Our City Online


Fighting Poverty in Franklin County: More (Moore) Strategy

Miriam Bowers Abbott Miriam Bowers Abbott Fighting Poverty in Franklin County: More (Moore) StrategyPhoto by Walker Evans.
Decrease Font Size Increase Font Size Text Size Print This Page

Questions have been raised about the county’s planned investment of over $250,000 with Tennessee-based firm Moore Strategic Consulting. The consulting business describes what it does as follows,

“We are skilled at organizational and community change processes. We facilitate, lead, design, shape, evaluate and innovate. Our engagements are always customized to match your context and your aspirations. We tap our experience, skills and proven practices to create approaches that fit your conditions.”

If that description doesn’t seem terribly precise, some additional information will be helpful: Moore Strategic Consulting will be helping Franklin County come up with a plan to address poverty. Since the announcement, questions have been raised regarding the wisdom of contracting with an outside firm to research a problem that is relatively well-known. There are actually a few answers to the questions about Moore Strategic Consulting: Residents can set their expectations based on the company’s body of work.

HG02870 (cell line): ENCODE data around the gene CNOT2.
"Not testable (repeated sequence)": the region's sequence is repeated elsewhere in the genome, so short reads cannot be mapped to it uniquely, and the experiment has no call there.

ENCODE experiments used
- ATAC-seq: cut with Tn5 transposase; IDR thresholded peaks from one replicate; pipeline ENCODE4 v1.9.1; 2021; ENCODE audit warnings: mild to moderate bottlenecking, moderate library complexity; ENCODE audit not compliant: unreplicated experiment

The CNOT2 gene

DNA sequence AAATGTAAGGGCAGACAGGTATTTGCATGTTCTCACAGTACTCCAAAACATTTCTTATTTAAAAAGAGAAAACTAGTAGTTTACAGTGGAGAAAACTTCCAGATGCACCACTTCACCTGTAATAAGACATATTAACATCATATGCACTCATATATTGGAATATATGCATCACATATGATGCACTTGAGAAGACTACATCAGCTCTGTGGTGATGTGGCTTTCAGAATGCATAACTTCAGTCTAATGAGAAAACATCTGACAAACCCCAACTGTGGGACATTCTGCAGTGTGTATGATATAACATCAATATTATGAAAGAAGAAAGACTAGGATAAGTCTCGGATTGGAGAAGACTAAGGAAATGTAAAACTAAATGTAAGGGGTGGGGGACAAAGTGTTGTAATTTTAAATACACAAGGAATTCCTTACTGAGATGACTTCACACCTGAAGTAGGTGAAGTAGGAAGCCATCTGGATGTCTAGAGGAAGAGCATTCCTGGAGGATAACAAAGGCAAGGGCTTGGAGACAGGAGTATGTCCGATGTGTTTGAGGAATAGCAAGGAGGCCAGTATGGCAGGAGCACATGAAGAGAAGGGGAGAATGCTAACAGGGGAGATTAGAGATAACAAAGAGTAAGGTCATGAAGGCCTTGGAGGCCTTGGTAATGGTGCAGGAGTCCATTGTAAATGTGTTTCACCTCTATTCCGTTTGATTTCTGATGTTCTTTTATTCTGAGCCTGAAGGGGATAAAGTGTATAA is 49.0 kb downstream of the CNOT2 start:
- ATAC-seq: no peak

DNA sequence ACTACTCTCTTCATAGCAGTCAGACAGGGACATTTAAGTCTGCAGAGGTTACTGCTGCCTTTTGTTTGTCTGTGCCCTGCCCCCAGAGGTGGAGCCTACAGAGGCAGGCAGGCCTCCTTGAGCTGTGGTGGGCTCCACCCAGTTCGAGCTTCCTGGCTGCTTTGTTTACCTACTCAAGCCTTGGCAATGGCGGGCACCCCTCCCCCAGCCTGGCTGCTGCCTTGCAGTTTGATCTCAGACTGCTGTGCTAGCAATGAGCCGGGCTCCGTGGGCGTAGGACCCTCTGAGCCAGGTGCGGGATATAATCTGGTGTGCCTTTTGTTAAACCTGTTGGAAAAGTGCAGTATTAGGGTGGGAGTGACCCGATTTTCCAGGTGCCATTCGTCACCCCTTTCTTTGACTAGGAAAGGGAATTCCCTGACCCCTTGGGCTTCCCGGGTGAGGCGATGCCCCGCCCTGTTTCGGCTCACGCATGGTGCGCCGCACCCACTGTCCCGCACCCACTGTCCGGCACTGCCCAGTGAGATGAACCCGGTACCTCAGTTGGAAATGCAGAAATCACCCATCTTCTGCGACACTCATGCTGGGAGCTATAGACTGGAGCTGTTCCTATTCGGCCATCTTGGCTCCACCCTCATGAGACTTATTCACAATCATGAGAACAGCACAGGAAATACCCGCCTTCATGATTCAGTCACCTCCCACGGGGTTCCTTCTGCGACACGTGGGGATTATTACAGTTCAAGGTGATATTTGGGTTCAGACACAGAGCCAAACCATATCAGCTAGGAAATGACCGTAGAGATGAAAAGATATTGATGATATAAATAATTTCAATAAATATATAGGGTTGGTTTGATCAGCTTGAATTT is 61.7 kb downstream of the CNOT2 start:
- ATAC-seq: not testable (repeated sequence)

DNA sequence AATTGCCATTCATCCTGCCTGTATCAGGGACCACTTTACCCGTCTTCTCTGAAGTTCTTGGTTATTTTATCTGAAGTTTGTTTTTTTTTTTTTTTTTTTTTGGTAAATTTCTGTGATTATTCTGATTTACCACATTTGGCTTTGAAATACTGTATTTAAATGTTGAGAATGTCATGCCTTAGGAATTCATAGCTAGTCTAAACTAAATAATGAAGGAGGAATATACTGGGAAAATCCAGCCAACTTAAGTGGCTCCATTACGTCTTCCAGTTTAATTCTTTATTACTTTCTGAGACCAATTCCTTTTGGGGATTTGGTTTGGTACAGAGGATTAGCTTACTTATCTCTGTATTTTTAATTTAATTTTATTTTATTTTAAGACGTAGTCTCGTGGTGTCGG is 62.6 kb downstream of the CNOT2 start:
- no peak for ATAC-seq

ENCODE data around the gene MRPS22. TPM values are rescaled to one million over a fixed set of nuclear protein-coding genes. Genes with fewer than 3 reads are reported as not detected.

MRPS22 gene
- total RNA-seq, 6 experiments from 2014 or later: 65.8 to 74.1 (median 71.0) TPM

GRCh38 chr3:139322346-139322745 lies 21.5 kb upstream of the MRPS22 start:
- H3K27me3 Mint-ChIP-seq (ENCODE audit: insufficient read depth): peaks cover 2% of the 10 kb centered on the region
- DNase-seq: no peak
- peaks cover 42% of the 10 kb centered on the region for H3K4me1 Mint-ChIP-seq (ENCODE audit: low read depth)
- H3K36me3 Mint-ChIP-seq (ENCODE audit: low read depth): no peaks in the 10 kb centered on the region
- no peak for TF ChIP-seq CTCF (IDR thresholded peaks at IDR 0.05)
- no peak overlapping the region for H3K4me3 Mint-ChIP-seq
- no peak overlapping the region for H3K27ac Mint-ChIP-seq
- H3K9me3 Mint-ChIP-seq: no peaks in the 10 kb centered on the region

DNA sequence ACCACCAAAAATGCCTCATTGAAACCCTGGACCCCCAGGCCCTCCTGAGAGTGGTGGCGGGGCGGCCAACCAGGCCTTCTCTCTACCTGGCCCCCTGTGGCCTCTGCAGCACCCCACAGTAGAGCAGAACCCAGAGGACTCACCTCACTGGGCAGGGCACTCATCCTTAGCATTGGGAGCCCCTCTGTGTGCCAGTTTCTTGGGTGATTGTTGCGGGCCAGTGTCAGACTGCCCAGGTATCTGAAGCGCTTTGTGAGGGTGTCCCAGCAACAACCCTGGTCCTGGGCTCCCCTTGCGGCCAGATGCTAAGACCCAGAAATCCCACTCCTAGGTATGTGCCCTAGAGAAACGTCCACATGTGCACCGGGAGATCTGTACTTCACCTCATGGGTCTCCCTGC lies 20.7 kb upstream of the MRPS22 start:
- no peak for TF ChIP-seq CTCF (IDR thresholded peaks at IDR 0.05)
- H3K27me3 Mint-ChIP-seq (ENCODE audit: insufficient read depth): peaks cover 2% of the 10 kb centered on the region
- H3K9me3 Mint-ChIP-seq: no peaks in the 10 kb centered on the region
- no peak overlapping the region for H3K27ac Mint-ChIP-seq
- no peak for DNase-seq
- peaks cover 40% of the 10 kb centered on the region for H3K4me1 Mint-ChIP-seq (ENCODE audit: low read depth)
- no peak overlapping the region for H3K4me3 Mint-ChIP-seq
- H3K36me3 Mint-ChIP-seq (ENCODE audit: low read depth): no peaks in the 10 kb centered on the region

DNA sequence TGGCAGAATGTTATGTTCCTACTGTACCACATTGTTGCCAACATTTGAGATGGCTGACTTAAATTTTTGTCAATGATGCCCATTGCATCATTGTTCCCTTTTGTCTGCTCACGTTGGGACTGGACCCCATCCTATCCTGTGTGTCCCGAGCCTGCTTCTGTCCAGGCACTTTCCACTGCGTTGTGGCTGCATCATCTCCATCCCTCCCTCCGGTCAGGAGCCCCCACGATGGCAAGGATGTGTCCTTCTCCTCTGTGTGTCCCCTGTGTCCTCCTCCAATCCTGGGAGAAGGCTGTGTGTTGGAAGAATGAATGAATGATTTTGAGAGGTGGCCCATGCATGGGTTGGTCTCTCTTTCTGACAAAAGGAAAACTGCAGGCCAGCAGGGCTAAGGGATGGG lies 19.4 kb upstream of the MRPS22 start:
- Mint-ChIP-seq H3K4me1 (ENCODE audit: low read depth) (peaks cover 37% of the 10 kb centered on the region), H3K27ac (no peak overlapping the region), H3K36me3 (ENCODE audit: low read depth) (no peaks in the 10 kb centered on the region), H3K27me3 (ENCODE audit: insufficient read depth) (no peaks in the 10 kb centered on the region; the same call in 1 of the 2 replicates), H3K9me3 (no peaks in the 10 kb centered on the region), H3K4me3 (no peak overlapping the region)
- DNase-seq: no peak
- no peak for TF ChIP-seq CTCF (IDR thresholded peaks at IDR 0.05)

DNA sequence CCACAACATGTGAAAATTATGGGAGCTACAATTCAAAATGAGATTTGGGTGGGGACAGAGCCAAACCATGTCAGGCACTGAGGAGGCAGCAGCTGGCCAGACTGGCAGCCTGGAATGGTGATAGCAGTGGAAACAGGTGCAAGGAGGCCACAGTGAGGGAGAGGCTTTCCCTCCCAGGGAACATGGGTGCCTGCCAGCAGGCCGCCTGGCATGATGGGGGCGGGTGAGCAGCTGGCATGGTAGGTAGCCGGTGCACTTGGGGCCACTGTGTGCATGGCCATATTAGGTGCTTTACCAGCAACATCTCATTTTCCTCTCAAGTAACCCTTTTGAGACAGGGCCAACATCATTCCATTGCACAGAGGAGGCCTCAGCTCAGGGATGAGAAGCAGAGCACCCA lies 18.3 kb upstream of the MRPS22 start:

Moore Strategic Consulting contracted with Kalamazoo, Michigan for the same sort of anti-poverty project back in 2017. At the time, the Kalamazoo press was skeptical there too, with one reporter noting, “The group (Moore Strategic Consulting) does not appear to have a website. A Facebook page created in 2016 has only one post and one follower.”

When the Michigan project was completed, in March of 2018, Kalamazoo approved a plan engineered with the Moore consulting team. The strategies recommended in the plan were described in US News as follows:

“The plan focuses on giving all residents better access to good jobs, keeping youth healthy and promoting strong families.”

And while it probably doesn’t take a rocket scientist to identify those universal factors behind poverty, it might take some resources to put those suggestions together within a shiny presentation. You can see Kalamazoo’s version here: The 2018 Shared Prosperity Kalamazoo Action Plan. While not terribly specific, the plan’s action items are easy to apply locally (for free).

As for results, Kalamazoo has not yet reported a decrease in its poverty rate. It’s a little early to look for that. It has, however, since reported more local investments in poverty, or rather, in poverty research.

Print Friendly, PDF & Email


features categories

Subscribe below: